User Interface Design & Visual Design

We take pride in making our products look beautiful and feel enjoyable. When creating visual designs, think in systems. We prefer common patterns when designing interfaces and remain consistent with platform guidelines. Interfaces look and feel best when in congruence with their context, rather than being strictly branded across all platforms. Visual design should never get in the way of the user completing a task. The design should always comply with current accessibility guidelines.

Establishing a new interface

When establishing a new product's interface, it is important to start with an understanding of the outcomes and situations of the audience. Those situations will give indications on what kind of direction to take the design, whether it be playful or minimalist or anything in-between.

New interfaces should: * Utilize a grid system to organize information in a coherent and easy to follow manner. * Follow Gestalt principles. * Build a visual hierarchy through rhythm and balance. * Use typography to both add to the style and feeling of the page but remain legible. * Use color to emphasize or de-emphasize parts of the interface. * Establish active negative space.


When starting from scratch with a product's visual design, it can be helpful to establish a mood board. A mood board should set the tone for the visual direction that the product will take with both the Designer and stakeholder.

The goal of the mood board is to rapidly establish an agreed-upon direction for tone, color scheme, and typography. Because of the early exploration in the mood board, Designers should spend less time iterating on a visual exploration.

We've used Invision's Boards feature, Pinterest, or just collaging images together on an artboard to create the mood board for projects.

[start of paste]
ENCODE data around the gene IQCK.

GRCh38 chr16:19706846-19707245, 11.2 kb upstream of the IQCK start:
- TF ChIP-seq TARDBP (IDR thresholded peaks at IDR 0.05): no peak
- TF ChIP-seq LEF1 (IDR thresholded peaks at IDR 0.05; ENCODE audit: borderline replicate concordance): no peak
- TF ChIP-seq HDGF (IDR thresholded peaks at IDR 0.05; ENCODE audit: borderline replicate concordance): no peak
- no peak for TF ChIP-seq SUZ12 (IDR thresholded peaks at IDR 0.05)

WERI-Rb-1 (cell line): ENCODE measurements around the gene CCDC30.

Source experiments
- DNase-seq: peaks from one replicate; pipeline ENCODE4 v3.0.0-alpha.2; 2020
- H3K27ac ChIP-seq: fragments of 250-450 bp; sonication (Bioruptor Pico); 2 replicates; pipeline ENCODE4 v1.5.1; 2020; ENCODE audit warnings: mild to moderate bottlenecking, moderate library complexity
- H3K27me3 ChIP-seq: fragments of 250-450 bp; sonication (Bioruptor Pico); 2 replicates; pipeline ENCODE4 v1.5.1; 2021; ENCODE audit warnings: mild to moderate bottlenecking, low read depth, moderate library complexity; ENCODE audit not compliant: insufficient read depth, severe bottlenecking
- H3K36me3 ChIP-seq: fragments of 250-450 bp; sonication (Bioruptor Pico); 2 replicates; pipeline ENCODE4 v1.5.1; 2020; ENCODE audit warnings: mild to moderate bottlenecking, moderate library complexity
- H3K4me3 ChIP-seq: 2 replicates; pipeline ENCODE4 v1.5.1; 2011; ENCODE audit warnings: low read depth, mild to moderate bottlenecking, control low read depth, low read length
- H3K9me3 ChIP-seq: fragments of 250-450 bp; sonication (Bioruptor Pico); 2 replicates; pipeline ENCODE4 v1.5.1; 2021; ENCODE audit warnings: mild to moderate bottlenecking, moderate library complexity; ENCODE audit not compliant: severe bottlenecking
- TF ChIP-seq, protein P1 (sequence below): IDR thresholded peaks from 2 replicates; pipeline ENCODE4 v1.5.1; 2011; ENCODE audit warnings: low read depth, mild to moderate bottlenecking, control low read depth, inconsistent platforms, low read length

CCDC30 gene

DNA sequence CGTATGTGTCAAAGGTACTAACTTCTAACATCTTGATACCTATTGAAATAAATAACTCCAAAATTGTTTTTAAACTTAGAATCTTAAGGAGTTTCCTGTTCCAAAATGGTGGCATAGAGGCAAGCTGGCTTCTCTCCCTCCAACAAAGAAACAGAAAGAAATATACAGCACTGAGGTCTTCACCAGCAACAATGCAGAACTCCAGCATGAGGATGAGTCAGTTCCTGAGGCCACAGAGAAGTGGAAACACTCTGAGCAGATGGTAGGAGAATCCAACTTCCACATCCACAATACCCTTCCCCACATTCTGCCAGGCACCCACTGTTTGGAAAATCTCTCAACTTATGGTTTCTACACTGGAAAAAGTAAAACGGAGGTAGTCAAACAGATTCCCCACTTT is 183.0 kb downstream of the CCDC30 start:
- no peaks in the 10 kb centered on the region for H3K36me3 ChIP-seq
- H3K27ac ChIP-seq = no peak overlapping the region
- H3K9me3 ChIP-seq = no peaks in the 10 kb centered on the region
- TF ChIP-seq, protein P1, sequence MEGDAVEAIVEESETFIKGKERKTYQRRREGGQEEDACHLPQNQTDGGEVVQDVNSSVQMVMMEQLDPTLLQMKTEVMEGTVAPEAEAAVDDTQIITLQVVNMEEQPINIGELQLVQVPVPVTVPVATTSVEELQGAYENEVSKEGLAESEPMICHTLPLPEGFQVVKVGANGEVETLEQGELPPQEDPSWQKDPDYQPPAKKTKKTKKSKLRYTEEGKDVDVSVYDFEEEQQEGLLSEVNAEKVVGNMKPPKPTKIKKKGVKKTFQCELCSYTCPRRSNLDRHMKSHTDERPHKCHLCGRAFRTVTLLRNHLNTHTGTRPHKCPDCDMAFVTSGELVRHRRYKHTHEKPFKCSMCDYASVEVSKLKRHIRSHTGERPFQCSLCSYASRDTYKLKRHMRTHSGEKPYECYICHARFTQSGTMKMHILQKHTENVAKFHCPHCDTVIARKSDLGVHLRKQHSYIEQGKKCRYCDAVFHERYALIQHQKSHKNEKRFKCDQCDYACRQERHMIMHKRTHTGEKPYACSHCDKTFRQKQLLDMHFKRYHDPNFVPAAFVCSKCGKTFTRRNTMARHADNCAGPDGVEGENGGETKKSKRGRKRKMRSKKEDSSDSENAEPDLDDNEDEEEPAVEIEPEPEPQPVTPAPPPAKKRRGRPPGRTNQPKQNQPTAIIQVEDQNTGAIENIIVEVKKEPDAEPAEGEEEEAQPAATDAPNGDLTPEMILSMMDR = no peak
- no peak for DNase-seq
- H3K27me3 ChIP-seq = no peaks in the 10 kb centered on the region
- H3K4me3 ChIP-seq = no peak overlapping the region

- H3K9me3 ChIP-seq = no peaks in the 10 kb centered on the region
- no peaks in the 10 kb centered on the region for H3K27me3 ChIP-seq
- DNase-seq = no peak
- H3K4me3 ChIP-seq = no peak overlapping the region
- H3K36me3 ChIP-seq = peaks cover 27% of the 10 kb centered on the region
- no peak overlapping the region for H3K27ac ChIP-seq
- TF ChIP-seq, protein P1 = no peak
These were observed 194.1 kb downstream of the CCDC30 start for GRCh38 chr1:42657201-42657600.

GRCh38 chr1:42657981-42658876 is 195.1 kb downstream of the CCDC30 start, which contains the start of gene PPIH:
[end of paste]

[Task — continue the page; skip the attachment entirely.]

Using and expanding upon an existing interface

When an application already has an existing interface, we prefer to use previously created components. Before creating new elements, we should look to the existing design and see if there is a component that we can iterate to achieve the user's goals.

Only create a new component when it's clear that none of the existing designs solve for the experience.

Moving towards a visual design system with a design audit

A current application interface may not have been designed using a system. Without a system in place, the design inevitably acquires design debt — multiple components achieving the same goal or poorly implemented components. When we see a product without a system in place, we believe it's best first to take a step back from the design and see how the components are currently working together. We achieve this through a design audit.

When conducting a design audit, capture all of the known design components. After everything has been obtained, categorize the components, making it clear where duplication or inconsistency has occurred.

Collecting design feedback

The best way to continually improve visual design is to look to your peers for feedback and critique. Designers are encouraged to get feedback frequently to iterate and improve their design work continually. Feedback can be timely, make sure that you're getting feedback when you need it and aren't waiting on it to move forward.

When asking for feedback:

  • Be specific about the kind of feedback that you're looking for.
  • Give the team or client enough information about the problem, research, and outcomes.
  • Let the team or client understand how it is that you arrived at the current iteration.

When receiving feedback:

  • Remain open minded.
  • Actively listen.
  • Don't feel the need to defend.
  • Take the time to let the feedback sink in, don't just jump to new solutions.
  • Look for trends in the feedback that you're getting.
  • Ask, is this inline with business and user goals?

When giving feedback:

  • Remain focused on the area of the application that the designer asked for feedback on.
  • Bring feedback back to stated business and user goals.
  • Focus on problems not solutions.
  • Only suggest possible solutions.
  • Don't make it personal.

Design Share

Each of our Teams has a regular Design Share meeting set up. During this time, every Designer has the opportunity to share work being done and collect feedback during it.

Design Buddy

Similar to a PR Buddy, find someone that is working on a project where you can swap times asking for feedback.

Asynchronous Critique

Sometimes the best choice is to receive feedback asynchronously. This could be because of location, timezones, or other variables that are preventing in-person critique. When posting on a tool for feedback, make sure that you're still asking for feedback on specific parts of the design and that the people leaving feedback an understanding of the decisions that have lead to the current iteration.

Tools used for asynchronous feedback:

  • Slack Comments
  • Figma Comments
  • Invision Comments

Talk to one of our product experts about building success into your process.